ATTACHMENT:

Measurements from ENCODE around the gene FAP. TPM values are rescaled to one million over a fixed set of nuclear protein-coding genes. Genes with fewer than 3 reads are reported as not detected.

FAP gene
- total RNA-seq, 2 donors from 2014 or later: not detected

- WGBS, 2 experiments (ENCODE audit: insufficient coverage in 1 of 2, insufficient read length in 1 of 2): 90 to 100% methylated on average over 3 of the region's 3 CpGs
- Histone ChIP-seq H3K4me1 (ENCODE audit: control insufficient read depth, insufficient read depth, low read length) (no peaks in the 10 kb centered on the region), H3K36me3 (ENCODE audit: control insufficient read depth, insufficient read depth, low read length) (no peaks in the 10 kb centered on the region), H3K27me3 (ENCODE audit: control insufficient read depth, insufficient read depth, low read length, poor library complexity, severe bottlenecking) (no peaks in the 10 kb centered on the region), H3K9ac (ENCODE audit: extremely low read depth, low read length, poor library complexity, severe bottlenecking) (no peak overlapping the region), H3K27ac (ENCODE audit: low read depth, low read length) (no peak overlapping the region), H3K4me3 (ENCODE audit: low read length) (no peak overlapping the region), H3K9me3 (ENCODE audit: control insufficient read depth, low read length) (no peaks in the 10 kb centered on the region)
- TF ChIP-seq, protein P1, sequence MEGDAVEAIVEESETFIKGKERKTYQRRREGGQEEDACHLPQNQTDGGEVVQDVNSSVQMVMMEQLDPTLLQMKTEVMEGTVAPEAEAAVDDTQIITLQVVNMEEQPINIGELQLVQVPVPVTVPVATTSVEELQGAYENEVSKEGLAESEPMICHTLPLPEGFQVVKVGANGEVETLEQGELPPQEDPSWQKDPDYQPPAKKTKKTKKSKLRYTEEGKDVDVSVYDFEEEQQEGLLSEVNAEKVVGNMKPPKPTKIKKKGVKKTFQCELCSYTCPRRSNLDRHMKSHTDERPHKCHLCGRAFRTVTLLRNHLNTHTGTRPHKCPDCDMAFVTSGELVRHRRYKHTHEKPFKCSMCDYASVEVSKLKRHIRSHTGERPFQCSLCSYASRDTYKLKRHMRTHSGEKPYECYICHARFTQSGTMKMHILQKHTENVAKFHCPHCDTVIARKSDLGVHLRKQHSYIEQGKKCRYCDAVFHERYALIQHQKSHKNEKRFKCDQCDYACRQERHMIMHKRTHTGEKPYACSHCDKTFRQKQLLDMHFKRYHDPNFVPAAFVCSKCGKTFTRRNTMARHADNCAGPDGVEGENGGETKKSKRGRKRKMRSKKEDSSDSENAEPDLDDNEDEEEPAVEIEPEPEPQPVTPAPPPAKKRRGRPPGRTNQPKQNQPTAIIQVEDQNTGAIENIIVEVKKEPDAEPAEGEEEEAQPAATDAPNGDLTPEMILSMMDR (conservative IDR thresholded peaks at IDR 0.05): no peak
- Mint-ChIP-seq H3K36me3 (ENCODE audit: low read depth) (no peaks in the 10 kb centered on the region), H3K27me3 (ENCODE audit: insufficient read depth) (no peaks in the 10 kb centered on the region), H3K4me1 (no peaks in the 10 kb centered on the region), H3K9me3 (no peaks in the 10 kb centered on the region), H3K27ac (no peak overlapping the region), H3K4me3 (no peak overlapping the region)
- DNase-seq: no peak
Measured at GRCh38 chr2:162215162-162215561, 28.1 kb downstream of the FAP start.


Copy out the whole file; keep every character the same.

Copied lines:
Measurements from ENCODE around the gene FAP. TPM values are rescaled to one million over a fixed set of nuclear protein-coding genes. Genes with fewer than 3 reads are reported as not detected.

FAP gene
- total RNA-seq, 2 donors from 2014 or later: not detected

- WGBS, 2 experiments (ENCODE audit: insufficient coverage in 1 of 2, insufficient read length in 1 of 2): 90 to 100% methylated on average over 3 of the region's 3 CpGs
- Histone ChIP-seq H3K4me1 (ENCODE audit: control insufficient read depth, insufficient read depth, low read length) (no peaks in the 10 kb centered on the region), H3K36me3 (ENCODE audit: control insufficient read depth, insufficient read depth, low read length) (no peaks in the 10 kb centered on the region), H3K27me3 (ENCODE audit: control insufficient read depth, insufficient read depth, low read length, poor library complexity, severe bottlenecking) (no peaks in the 10 kb centered on the region), H3K9ac (ENCODE audit: extremely low read depth, low read length, poor library complexity, severe bottlenecking) (no peak overlapping the region), H3K27ac (ENCODE audit: low read depth, low read length) (no peak overlapping the region), H3K4me3 (ENCODE audit: low read length) (no peak overlapping the region), H3K9me3 (ENCODE audit: control insufficient read depth, low read length) (no peaks in the 10 kb centered on the region)
- TF ChIP-seq, protein P1, sequence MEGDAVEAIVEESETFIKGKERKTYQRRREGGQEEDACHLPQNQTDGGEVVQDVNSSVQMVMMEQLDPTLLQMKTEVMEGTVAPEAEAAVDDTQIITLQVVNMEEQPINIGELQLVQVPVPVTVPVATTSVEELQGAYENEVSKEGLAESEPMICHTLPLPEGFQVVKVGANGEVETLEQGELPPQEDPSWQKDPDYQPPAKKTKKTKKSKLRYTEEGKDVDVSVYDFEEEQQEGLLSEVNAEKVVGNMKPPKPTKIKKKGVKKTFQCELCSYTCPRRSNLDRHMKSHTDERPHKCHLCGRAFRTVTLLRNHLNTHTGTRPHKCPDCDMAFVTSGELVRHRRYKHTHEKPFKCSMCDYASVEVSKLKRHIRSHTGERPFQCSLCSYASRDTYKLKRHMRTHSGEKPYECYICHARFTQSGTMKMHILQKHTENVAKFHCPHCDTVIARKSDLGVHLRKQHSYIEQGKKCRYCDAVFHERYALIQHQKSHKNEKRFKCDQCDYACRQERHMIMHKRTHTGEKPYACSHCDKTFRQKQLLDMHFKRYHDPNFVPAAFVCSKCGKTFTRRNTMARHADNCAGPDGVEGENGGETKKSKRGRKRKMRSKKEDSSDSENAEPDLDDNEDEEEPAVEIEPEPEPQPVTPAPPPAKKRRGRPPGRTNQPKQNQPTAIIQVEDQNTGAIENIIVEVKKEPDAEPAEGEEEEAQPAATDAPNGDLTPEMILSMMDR (conservative IDR thresholded peaks at IDR 0.05): no peak
- Mint-ChIP-seq H3K36me3 (ENCODE audit: low read depth) (no peaks in the 10 kb centered on the region), H3K27me3 (ENCODE audit: insufficient read depth) (no peaks in the 10 kb centered on the region), H3K4me1 (no peaks in the 10 kb centered on the region), H3K9me3 (no peaks in the 10 kb centered on the region), H3K27ac (no peak overlapping the region), H3K4me3 (no peak overlapping the region)
- DNase-seq: no peak
Measured at GRCh38 chr2:162215162-162215561, 28.1 kb downstream of the FAP start.